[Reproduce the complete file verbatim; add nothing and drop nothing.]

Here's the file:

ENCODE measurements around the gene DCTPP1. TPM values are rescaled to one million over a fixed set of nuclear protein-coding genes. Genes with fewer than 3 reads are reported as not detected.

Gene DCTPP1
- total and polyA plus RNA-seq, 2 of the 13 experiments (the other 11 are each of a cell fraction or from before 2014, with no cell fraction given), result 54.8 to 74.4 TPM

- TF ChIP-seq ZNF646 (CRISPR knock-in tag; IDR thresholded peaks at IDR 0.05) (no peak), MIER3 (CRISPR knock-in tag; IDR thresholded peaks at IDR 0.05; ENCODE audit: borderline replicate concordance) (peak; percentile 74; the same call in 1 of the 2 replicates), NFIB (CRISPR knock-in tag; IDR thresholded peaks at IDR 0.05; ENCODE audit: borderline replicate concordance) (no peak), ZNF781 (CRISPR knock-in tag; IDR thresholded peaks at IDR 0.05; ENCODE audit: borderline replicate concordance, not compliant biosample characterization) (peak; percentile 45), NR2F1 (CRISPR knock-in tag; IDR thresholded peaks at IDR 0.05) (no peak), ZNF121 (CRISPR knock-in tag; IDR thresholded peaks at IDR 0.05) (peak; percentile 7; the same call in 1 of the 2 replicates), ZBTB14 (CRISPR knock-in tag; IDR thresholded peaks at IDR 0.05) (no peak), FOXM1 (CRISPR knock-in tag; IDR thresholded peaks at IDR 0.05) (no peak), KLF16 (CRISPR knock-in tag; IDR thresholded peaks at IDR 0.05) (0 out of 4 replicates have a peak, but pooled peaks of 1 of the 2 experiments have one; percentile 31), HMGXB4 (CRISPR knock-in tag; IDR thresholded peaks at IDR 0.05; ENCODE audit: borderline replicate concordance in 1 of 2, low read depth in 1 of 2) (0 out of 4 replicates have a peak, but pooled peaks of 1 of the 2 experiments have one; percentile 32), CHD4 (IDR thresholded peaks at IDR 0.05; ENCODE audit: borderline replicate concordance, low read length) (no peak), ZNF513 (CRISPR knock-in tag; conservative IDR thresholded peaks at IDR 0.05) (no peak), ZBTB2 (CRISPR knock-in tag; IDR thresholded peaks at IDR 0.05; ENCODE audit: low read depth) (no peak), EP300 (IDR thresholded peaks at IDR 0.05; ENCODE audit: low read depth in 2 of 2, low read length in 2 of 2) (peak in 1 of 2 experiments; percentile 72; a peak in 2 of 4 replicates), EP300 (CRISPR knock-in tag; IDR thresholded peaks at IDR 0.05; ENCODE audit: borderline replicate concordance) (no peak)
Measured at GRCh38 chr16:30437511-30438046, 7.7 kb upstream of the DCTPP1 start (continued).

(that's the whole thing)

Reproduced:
ENCODE measurements around the gene DCTPP1. TPM values are rescaled to one million over a fixed set of nuclear protein-coding genes. Genes with fewer than 3 reads are reported as not detected.

Gene DCTPP1
- total and polyA plus RNA-seq, 2 of the 13 experiments (the other 11 are each of a cell fraction or from before 2014, with no cell fraction given), result 54.8 to 74.4 TPM

- TF ChIP-seq ZNF646 (CRISPR knock-in tag; IDR thresholded peaks at IDR 0.05) (no peak), MIER3 (CRISPR knock-in tag; IDR thresholded peaks at IDR 0.05; ENCODE audit: borderline replicate concordance) (peak; percentile 74; the same call in 1 of the 2 replicates), NFIB (CRISPR knock-in tag; IDR thresholded peaks at IDR 0.05; ENCODE audit: borderline replicate concordance) (no peak), ZNF781 (CRISPR knock-in tag; IDR thresholded peaks at IDR 0.05; ENCODE audit: borderline replicate concordance, not compliant biosample characterization) (peak; percentile 45), NR2F1 (CRISPR knock-in tag; IDR thresholded peaks at IDR 0.05) (no peak), ZNF121 (CRISPR knock-in tag; IDR thresholded peaks at IDR 0.05) (peak; percentile 7; the same call in 1 of the 2 replicates), ZBTB14 (CRISPR knock-in tag; IDR thresholded peaks at IDR 0.05) (no peak), FOXM1 (CRISPR knock-in tag; IDR thresholded peaks at IDR 0.05) (no peak), KLF16 (CRISPR knock-in tag; IDR thresholded peaks at IDR 0.05) (0 out of 4 replicates have a peak, but pooled peaks of 1 of the 2 experiments have one; percentile 31), HMGXB4 (CRISPR knock-in tag; IDR thresholded peaks at IDR 0.05; ENCODE audit: borderline replicate concordance in 1 of 2, low read depth in 1 of 2) (0 out of 4 replicates have a peak, but pooled peaks of 1 of the 2 experiments have one; percentile 32), CHD4 (IDR thresholded peaks at IDR 0.05; ENCODE audit: borderline replicate concordance, low read length) (no peak), ZNF513 (CRISPR knock-in tag; conservative IDR thresholded peaks at IDR 0.05) (no peak), ZBTB2 (CRISPR knock-in tag; IDR thresholded peaks at IDR 0.05; ENCODE audit: low read depth) (no peak), EP300 (IDR thresholded peaks at IDR 0.05; ENCODE audit: low read depth in 2 of 2, low read length in 2 of 2) (peak in 1 of 2 experiments; percentile 72; a peak in 2 of 4 replicates), EP300 (CRISPR knock-in tag; IDR thresholded peaks at IDR 0.05; ENCODE audit: borderline replicate concordance) (no peak)
Measured at GRCh38 chr16:30437511-30438046, 7.7 kb upstream of the DCTPP1 start (continued).